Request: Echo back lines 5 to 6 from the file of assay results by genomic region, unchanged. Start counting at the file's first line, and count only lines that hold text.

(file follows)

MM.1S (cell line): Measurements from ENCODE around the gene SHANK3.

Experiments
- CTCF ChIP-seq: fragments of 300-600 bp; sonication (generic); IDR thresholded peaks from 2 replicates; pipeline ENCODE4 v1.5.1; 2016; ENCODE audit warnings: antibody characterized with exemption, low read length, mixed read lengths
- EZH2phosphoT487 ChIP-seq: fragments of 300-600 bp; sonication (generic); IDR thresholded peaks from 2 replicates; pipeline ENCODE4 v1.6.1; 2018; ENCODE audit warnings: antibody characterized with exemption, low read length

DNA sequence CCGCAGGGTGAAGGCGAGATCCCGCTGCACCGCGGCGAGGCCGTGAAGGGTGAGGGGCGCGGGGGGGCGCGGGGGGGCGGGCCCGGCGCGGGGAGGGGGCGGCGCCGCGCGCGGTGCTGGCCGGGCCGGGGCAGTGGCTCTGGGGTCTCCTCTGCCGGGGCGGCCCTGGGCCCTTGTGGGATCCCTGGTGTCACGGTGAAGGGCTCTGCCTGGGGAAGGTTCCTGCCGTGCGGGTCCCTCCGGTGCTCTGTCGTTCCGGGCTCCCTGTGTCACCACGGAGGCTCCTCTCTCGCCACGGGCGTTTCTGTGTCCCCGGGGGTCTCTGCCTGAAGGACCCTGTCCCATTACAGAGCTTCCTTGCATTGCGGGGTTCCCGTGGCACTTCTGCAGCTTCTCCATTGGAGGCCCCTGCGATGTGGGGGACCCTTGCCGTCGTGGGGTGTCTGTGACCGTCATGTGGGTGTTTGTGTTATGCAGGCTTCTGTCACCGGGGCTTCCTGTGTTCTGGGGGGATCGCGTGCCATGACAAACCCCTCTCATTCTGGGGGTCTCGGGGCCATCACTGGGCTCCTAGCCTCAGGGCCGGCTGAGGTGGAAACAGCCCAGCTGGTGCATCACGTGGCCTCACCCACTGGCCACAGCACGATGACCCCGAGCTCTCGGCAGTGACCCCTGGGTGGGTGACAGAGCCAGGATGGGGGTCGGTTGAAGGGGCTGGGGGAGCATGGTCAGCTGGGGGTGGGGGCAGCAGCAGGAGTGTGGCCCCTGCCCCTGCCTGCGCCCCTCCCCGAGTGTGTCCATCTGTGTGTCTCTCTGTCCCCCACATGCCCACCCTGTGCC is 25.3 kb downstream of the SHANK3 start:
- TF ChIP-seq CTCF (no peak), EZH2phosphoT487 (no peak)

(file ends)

DNA sequence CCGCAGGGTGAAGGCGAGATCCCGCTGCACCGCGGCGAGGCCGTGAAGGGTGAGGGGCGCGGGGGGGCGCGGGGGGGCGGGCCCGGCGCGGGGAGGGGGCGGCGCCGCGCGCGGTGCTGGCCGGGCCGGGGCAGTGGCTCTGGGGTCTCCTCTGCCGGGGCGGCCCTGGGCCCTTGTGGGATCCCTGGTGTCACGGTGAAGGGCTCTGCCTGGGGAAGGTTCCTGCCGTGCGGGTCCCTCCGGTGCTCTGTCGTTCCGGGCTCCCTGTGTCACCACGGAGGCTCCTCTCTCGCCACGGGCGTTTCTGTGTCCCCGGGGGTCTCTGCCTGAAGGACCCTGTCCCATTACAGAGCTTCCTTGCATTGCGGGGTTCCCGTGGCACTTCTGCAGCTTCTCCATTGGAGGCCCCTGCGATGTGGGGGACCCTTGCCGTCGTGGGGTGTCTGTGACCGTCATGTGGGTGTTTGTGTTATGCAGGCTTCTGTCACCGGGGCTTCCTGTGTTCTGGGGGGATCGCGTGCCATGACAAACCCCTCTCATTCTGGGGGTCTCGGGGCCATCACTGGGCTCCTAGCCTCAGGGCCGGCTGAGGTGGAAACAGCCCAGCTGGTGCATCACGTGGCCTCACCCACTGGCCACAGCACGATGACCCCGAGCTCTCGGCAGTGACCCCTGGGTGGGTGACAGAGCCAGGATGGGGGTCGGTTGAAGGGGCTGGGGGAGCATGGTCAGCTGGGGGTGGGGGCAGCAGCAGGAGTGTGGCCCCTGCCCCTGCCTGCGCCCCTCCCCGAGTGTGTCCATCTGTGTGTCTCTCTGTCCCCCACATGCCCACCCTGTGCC is 25.3 kb downstream of the SHANK3 start:
- TF ChIP-seq CTCF (no peak), EZH2phosphoT487 (no peak)